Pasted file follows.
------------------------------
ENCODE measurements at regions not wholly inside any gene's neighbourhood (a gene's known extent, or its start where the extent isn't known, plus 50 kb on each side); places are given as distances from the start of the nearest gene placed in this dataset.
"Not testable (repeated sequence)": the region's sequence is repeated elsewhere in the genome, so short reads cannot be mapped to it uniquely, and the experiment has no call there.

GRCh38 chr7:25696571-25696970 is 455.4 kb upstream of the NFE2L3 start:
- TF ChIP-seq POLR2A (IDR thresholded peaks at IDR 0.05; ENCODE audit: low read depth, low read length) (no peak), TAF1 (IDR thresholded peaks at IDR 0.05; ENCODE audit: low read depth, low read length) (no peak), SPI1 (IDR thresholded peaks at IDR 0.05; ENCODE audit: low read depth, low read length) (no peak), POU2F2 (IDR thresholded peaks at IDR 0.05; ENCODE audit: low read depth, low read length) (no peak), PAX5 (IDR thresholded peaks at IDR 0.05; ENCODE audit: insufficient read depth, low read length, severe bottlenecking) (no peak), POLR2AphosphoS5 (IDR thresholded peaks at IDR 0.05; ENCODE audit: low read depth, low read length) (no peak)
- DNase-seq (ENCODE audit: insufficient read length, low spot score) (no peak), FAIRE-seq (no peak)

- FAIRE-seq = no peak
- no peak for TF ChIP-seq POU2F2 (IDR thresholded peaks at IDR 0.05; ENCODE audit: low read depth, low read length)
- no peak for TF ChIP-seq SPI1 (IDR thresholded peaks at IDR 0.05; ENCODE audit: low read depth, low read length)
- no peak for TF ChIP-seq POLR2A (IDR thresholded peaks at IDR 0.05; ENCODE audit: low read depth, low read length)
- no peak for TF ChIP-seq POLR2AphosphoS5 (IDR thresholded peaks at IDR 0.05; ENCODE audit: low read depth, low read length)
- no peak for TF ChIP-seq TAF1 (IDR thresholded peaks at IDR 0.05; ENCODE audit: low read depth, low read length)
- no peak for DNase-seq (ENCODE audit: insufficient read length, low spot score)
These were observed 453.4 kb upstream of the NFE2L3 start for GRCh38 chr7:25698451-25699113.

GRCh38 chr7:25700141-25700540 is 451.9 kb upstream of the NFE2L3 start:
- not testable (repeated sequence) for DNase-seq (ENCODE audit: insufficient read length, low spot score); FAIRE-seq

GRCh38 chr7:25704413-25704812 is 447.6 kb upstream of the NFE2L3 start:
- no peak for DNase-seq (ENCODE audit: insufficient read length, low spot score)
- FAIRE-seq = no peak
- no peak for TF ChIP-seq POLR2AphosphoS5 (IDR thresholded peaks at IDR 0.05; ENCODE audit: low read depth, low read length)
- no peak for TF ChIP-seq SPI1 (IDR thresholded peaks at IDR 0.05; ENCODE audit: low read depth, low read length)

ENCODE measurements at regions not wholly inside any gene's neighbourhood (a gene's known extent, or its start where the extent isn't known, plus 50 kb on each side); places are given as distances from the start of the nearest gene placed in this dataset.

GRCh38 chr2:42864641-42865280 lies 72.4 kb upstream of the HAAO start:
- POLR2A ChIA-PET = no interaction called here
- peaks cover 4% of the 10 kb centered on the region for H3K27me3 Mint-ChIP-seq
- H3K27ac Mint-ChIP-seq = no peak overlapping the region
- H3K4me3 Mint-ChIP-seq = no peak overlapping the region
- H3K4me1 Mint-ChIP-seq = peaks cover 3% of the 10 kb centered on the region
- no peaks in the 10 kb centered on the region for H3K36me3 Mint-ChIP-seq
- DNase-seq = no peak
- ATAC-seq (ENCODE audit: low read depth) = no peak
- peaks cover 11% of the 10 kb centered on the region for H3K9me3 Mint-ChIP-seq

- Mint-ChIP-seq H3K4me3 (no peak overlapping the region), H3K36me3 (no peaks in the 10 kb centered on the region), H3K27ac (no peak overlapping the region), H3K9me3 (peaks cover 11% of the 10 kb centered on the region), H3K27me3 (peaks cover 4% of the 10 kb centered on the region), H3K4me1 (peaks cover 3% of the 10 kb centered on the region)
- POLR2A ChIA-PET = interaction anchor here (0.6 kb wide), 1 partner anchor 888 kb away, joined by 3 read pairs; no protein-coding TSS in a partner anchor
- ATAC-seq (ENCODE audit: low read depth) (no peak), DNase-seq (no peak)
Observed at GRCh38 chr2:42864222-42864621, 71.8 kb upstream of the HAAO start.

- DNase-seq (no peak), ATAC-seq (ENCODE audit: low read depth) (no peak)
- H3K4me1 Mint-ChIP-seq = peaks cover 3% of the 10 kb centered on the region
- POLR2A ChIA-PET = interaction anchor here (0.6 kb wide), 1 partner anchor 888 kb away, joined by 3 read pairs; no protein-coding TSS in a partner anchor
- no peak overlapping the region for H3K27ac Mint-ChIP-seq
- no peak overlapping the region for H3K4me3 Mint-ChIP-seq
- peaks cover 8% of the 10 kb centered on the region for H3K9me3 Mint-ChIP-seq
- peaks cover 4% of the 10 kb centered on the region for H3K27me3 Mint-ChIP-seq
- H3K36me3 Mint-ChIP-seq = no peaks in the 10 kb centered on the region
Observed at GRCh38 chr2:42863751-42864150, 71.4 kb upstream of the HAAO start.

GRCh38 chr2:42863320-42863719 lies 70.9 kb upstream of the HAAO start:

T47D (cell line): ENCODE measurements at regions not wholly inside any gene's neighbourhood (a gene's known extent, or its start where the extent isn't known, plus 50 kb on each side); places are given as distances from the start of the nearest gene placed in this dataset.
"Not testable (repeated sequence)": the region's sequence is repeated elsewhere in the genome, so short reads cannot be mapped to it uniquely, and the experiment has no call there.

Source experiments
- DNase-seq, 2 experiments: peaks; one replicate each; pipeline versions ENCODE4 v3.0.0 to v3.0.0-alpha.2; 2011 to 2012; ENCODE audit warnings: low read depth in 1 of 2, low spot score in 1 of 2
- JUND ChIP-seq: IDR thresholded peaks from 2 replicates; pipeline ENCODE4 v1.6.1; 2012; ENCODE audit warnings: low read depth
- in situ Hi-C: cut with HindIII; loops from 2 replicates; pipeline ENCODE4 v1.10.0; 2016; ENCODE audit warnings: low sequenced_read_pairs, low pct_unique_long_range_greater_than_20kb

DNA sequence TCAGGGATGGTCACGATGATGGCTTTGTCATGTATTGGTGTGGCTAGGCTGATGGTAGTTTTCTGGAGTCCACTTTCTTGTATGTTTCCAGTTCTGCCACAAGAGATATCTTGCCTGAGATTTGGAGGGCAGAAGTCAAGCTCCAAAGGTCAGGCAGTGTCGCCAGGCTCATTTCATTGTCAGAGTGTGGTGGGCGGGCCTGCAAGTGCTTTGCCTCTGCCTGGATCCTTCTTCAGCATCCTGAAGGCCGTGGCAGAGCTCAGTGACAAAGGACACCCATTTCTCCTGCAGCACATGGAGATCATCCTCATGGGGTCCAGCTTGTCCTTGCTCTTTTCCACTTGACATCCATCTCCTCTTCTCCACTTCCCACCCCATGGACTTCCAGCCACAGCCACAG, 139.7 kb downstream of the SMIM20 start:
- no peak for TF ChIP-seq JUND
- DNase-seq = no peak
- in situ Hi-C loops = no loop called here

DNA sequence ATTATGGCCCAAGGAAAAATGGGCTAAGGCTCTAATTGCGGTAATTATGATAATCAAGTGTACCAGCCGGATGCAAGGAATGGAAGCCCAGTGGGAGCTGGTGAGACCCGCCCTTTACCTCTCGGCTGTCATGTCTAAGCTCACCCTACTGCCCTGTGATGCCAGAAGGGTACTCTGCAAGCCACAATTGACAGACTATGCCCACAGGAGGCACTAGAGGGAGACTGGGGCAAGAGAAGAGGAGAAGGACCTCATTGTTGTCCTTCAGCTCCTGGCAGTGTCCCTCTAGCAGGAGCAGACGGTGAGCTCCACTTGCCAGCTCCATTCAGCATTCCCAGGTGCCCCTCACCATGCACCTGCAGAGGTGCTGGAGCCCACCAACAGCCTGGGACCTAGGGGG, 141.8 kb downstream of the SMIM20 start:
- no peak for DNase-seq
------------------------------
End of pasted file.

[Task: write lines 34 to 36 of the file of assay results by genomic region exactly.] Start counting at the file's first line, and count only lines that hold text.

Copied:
- ATAC-seq (ENCODE audit: low read depth) (no peak), DNase-seq (no peak)
Observed at GRCh38 chr2:42864222-42864621, 71.8 kb upstream of the HAAO start.

- DNase-seq (no peak), ATAC-seq (ENCODE audit: low read depth) (no peak)